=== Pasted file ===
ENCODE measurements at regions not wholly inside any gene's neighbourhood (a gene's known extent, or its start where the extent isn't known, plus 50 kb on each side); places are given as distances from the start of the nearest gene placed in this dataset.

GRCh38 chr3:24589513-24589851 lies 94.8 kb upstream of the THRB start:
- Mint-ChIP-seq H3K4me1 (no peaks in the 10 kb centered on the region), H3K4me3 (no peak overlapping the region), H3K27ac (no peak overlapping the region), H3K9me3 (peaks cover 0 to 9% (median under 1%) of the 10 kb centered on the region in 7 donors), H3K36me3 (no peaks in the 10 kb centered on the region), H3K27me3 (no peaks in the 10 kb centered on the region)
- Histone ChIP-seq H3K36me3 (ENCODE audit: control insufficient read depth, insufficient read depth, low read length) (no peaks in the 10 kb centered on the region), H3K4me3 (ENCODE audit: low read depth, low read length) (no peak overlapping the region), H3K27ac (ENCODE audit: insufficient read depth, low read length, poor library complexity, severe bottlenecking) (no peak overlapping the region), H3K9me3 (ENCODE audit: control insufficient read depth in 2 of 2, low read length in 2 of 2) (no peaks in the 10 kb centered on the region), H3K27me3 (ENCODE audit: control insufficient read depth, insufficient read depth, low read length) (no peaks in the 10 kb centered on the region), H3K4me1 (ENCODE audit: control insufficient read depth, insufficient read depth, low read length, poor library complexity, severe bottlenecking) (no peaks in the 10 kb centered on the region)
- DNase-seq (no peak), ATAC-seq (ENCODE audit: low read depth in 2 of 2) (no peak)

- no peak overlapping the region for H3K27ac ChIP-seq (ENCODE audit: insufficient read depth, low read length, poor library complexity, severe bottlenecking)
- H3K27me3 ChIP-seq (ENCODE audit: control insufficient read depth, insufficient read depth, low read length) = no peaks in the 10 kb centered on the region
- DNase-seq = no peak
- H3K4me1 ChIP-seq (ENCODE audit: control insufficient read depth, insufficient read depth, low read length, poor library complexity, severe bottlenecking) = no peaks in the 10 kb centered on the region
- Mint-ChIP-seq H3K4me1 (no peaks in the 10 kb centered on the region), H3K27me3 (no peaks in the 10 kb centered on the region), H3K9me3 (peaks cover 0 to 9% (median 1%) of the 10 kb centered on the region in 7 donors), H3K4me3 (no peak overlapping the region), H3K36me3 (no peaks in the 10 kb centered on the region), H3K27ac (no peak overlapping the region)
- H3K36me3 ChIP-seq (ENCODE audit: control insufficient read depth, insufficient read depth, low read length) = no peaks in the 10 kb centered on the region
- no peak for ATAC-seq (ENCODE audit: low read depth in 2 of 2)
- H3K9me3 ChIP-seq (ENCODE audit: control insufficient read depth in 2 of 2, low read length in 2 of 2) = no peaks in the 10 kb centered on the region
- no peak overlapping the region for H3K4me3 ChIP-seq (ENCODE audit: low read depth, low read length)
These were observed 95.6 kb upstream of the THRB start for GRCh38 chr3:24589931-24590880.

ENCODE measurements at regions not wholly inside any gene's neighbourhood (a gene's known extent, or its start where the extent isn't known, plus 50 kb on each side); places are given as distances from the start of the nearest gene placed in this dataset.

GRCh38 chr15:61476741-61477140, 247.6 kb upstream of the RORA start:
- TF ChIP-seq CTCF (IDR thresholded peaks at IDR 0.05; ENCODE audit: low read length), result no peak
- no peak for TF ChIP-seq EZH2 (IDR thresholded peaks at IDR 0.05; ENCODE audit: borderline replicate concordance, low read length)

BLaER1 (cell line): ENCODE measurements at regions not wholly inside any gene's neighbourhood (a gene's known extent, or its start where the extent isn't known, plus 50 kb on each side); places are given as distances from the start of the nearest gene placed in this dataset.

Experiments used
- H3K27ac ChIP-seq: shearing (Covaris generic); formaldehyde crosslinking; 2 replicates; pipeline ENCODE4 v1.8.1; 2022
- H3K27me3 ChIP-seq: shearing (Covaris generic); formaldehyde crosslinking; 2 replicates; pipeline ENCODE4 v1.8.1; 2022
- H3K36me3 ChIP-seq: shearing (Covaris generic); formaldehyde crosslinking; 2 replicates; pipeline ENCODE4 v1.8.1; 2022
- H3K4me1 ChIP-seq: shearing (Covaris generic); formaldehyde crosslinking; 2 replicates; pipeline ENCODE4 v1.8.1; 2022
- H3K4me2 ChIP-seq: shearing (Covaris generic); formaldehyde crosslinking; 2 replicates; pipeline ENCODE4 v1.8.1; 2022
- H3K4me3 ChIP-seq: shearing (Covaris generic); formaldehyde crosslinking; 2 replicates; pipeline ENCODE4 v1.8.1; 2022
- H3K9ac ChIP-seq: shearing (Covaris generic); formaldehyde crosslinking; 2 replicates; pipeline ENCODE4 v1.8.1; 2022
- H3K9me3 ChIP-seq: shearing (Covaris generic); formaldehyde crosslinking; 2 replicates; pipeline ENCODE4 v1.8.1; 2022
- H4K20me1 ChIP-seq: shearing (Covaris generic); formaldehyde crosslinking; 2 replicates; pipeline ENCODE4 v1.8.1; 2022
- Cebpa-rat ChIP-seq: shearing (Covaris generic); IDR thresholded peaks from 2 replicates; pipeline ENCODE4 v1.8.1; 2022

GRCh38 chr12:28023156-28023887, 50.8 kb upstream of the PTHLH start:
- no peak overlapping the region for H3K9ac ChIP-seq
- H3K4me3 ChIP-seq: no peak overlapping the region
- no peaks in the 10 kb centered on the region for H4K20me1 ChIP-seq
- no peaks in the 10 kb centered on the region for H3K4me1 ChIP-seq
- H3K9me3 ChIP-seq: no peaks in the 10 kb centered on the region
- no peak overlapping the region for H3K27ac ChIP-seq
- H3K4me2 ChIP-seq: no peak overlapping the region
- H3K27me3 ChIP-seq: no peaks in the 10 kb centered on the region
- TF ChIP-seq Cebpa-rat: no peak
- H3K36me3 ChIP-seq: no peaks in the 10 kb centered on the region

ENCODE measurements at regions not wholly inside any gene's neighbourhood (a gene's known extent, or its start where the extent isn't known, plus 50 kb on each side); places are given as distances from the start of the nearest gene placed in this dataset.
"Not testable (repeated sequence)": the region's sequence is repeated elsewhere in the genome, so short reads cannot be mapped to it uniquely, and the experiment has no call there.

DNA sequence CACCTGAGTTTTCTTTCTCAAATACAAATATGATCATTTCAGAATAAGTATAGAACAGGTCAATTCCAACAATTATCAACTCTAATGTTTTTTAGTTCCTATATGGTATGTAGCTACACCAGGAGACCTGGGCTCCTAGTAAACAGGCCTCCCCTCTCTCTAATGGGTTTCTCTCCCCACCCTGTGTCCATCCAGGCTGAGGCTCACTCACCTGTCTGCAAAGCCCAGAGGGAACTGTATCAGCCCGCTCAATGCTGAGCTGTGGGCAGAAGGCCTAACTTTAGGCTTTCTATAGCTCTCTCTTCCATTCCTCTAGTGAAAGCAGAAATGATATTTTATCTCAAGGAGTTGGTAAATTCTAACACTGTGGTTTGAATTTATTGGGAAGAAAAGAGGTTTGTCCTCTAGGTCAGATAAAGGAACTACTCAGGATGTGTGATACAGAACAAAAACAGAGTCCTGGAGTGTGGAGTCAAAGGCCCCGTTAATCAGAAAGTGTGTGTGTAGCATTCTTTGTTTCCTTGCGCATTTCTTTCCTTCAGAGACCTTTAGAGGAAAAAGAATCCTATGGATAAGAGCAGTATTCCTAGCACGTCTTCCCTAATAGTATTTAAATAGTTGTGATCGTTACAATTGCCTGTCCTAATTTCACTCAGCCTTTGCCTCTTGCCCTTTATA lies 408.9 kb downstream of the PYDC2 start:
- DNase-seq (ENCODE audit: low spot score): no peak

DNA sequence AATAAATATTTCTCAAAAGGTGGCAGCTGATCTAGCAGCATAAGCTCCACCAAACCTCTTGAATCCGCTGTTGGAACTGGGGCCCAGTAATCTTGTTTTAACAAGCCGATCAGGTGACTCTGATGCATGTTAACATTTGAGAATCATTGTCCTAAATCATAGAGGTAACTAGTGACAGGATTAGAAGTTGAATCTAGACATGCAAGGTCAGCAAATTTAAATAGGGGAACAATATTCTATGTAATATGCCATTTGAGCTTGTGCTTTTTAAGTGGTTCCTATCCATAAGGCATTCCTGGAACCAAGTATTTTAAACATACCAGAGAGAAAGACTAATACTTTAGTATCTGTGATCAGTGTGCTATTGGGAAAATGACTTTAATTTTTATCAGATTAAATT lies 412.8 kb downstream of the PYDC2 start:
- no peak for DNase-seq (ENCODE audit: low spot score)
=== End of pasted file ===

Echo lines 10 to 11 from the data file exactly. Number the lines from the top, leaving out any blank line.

- Mint-ChIP-seq H3K4me1 (no peaks in the 10 kb centered on the region), H3K27me3 (no peaks in the 10 kb centered on the region), H3K9me3 (peaks cover 0 to 9% (median 1%) of the 10 kb centered on the region in 7 donors), H3K4me3 (no peak overlapping the region), H3K36me3 (no peaks in the 10 kb centered on the region), H3K27ac (no peak overlapping the region)
- H3K36me3 ChIP-seq (ENCODE audit: control insufficient read depth, insufficient read depth, low read length) = no peaks in the 10 kb centered on the region